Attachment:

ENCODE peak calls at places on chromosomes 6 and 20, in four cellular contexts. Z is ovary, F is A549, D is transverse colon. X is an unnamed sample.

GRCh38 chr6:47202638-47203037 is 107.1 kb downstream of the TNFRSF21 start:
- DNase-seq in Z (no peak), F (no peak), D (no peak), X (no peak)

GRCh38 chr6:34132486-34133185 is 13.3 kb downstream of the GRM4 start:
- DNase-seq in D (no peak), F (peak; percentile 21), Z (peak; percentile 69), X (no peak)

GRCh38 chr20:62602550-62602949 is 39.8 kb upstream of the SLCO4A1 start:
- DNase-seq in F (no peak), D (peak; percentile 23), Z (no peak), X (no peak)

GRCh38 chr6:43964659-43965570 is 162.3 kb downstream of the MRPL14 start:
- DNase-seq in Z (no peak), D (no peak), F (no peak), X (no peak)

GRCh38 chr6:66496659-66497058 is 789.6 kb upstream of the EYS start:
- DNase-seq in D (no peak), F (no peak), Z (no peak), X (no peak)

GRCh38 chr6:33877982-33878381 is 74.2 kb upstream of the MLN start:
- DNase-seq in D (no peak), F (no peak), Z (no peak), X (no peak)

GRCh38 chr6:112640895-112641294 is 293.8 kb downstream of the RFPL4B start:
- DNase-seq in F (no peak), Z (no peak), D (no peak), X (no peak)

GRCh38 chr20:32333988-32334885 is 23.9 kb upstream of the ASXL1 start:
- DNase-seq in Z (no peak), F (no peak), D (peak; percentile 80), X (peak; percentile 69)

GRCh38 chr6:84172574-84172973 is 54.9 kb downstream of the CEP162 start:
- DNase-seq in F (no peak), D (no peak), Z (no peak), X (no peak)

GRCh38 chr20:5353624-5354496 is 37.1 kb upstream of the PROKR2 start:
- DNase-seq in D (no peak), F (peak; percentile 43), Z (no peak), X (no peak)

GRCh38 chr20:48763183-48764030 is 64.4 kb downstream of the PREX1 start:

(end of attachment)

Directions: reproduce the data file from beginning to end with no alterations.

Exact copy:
ENCODE peak calls at places on chromosomes 6 and 20, in four cellular contexts. Z is ovary, F is A549, D is transverse colon. X is an unnamed sample.

GRCh38 chr6:47202638-47203037 is 107.1 kb downstream of the TNFRSF21 start:
- DNase-seq in Z (no peak), F (no peak), D (no peak), X (no peak)

GRCh38 chr6:34132486-34133185 is 13.3 kb downstream of the GRM4 start:
- DNase-seq in D (no peak), F (peak; percentile 21), Z (peak; percentile 69), X (no peak)

GRCh38 chr20:62602550-62602949 is 39.8 kb upstream of the SLCO4A1 start:
- DNase-seq in F (no peak), D (peak; percentile 23), Z (no peak), X (no peak)

GRCh38 chr6:43964659-43965570 is 162.3 kb downstream of the MRPL14 start:
- DNase-seq in Z (no peak), D (no peak), F (no peak), X (no peak)

GRCh38 chr6:66496659-66497058 is 789.6 kb upstream of the EYS start:
- DNase-seq in D (no peak), F (no peak), Z (no peak), X (no peak)

GRCh38 chr6:33877982-33878381 is 74.2 kb upstream of the MLN start:
- DNase-seq in D (no peak), F (no peak), Z (no peak), X (no peak)

GRCh38 chr6:112640895-112641294 is 293.8 kb downstream of the RFPL4B start:
- DNase-seq in F (no peak), Z (no peak), D (no peak), X (no peak)

GRCh38 chr20:32333988-32334885 is 23.9 kb upstream of the ASXL1 start:
- DNase-seq in Z (no peak), F (no peak), D (peak; percentile 80), X (peak; percentile 69)

GRCh38 chr6:84172574-84172973 is 54.9 kb downstream of the CEP162 start:
- DNase-seq in F (no peak), D (no peak), Z (no peak), X (no peak)

GRCh38 chr20:5353624-5354496 is 37.1 kb upstream of the PROKR2 start:
- DNase-seq in D (no peak), F (peak; percentile 43), Z (no peak), X (no peak)

GRCh38 chr20:48763183-48764030 is 64.4 kb downstream of the PREX1 start: